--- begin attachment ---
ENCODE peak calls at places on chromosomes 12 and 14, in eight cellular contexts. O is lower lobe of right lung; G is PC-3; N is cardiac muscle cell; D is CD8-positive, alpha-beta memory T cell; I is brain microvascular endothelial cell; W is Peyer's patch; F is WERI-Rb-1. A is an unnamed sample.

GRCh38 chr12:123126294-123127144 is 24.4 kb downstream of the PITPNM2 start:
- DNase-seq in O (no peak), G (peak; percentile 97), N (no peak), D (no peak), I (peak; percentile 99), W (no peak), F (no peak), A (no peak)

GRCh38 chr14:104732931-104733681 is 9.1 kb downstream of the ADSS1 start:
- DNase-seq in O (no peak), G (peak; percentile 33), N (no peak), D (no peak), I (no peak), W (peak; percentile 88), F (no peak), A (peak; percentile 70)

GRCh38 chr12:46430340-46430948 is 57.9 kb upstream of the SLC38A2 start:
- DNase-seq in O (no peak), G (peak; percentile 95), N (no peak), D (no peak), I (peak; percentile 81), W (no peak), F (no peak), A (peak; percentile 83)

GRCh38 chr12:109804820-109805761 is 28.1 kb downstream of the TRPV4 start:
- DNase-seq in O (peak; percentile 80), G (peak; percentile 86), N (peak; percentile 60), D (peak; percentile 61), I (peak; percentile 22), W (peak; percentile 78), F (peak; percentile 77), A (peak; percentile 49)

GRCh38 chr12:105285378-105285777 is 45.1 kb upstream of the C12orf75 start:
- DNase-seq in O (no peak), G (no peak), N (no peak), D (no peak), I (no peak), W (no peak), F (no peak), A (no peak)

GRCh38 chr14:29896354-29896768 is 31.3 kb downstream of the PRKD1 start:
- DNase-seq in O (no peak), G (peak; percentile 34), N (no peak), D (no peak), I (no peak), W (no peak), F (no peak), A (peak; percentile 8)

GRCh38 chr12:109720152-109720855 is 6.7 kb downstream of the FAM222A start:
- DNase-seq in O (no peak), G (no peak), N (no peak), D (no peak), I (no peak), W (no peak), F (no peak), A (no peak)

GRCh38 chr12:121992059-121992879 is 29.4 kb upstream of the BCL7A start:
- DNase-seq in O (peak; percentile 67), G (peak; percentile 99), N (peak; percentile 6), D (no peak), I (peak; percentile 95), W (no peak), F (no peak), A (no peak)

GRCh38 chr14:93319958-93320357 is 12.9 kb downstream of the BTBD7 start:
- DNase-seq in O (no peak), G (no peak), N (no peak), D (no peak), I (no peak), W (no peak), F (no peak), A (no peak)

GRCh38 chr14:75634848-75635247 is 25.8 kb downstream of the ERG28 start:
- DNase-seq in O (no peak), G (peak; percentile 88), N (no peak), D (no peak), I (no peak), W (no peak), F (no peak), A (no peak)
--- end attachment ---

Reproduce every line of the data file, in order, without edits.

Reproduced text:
ENCODE peak calls at places on chromosomes 12 and 14, in eight cellular contexts. O is lower lobe of right lung; G is PC-3; N is cardiac muscle cell; D is CD8-positive, alpha-beta memory T cell; I is brain microvascular endothelial cell; W is Peyer's patch; F is WERI-Rb-1. A is an unnamed sample.

GRCh38 chr12:123126294-123127144 is 24.4 kb downstream of the PITPNM2 start:
- DNase-seq in O (no peak), G (peak; percentile 97), N (no peak), D (no peak), I (peak; percentile 99), W (no peak), F (no peak), A (no peak)

GRCh38 chr14:104732931-104733681 is 9.1 kb downstream of the ADSS1 start:
- DNase-seq in O (no peak), G (peak; percentile 33), N (no peak), D (no peak), I (no peak), W (peak; percentile 88), F (no peak), A (peak; percentile 70)

GRCh38 chr12:46430340-46430948 is 57.9 kb upstream of the SLC38A2 start:
- DNase-seq in O (no peak), G (peak; percentile 95), N (no peak), D (no peak), I (peak; percentile 81), W (no peak), F (no peak), A (peak; percentile 83)

GRCh38 chr12:109804820-109805761 is 28.1 kb downstream of the TRPV4 start:
- DNase-seq in O (peak; percentile 80), G (peak; percentile 86), N (peak; percentile 60), D (peak; percentile 61), I (peak; percentile 22), W (peak; percentile 78), F (peak; percentile 77), A (peak; percentile 49)

GRCh38 chr12:105285378-105285777 is 45.1 kb upstream of the C12orf75 start:
- DNase-seq in O (no peak), G (no peak), N (no peak), D (no peak), I (no peak), W (no peak), F (no peak), A (no peak)

GRCh38 chr14:29896354-29896768 is 31.3 kb downstream of the PRKD1 start:
- DNase-seq in O (no peak), G (peak; percentile 34), N (no peak), D (no peak), I (no peak), W (no peak), F (no peak), A (peak; percentile 8)

GRCh38 chr12:109720152-109720855 is 6.7 kb downstream of the FAM222A start:
- DNase-seq in O (no peak), G (no peak), N (no peak), D (no peak), I (no peak), W (no peak), F (no peak), A (no peak)

GRCh38 chr12:121992059-121992879 is 29.4 kb upstream of the BCL7A start:
- DNase-seq in O (peak; percentile 67), G (peak; percentile 99), N (peak; percentile 6), D (no peak), I (peak; percentile 95), W (no peak), F (no peak), A (no peak)

GRCh38 chr14:93319958-93320357 is 12.9 kb downstream of the BTBD7 start:
- DNase-seq in O (no peak), G (no peak), N (no peak), D (no peak), I (no peak), W (no peak), F (no peak), A (no peak)

GRCh38 chr14:75634848-75635247 is 25.8 kb downstream of the ERG28 start:
- DNase-seq in O (no peak), G (peak; percentile 88), N (no peak), D (no peak), I (no peak), W (no peak), F (no peak), A (no peak)